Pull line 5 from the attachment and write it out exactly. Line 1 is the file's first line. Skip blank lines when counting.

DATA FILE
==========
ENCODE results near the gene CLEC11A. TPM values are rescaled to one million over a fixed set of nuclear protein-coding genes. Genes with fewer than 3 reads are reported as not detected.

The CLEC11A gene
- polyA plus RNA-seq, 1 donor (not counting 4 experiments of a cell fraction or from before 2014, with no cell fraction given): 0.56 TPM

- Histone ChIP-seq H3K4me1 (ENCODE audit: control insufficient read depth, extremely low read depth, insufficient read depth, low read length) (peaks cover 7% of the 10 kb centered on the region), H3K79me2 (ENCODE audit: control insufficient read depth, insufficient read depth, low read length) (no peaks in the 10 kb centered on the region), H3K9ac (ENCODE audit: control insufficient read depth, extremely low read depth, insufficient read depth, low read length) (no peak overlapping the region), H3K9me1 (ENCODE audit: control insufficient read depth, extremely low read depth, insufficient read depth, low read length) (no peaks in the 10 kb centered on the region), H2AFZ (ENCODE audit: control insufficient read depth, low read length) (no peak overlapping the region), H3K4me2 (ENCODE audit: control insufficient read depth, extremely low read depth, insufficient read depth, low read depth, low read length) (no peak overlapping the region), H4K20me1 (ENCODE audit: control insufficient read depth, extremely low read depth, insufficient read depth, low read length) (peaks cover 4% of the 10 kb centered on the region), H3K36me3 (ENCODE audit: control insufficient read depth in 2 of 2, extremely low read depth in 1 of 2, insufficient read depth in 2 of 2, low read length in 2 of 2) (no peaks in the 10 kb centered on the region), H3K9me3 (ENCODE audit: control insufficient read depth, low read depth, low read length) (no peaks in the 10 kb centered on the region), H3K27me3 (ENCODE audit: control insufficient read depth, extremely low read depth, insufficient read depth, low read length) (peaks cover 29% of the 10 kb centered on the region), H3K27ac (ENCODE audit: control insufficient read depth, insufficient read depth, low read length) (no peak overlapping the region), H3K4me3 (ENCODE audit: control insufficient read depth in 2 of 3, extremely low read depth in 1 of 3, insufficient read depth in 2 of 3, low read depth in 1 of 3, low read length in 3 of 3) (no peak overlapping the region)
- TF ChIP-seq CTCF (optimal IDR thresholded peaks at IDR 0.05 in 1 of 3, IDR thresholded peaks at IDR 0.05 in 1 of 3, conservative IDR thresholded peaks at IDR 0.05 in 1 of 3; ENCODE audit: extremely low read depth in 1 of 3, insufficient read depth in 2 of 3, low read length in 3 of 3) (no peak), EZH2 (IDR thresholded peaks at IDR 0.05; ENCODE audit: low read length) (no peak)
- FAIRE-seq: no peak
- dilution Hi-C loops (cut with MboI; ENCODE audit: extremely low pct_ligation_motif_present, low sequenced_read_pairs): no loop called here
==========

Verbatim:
- TF ChIP-seq CTCF (optimal IDR thresholded peaks at IDR 0.05 in 1 of 3, IDR thresholded peaks at IDR 0.05 in 1 of 3, conservative IDR thresholded peaks at IDR 0.05 in 1 of 3; ENCODE audit: extremely low read depth in 1 of 3, insufficient read depth in 2 of 3, low read length in 3 of 3) (no peak), EZH2 (IDR thresholded peaks at IDR 0.05; ENCODE audit: low read length) (no peak)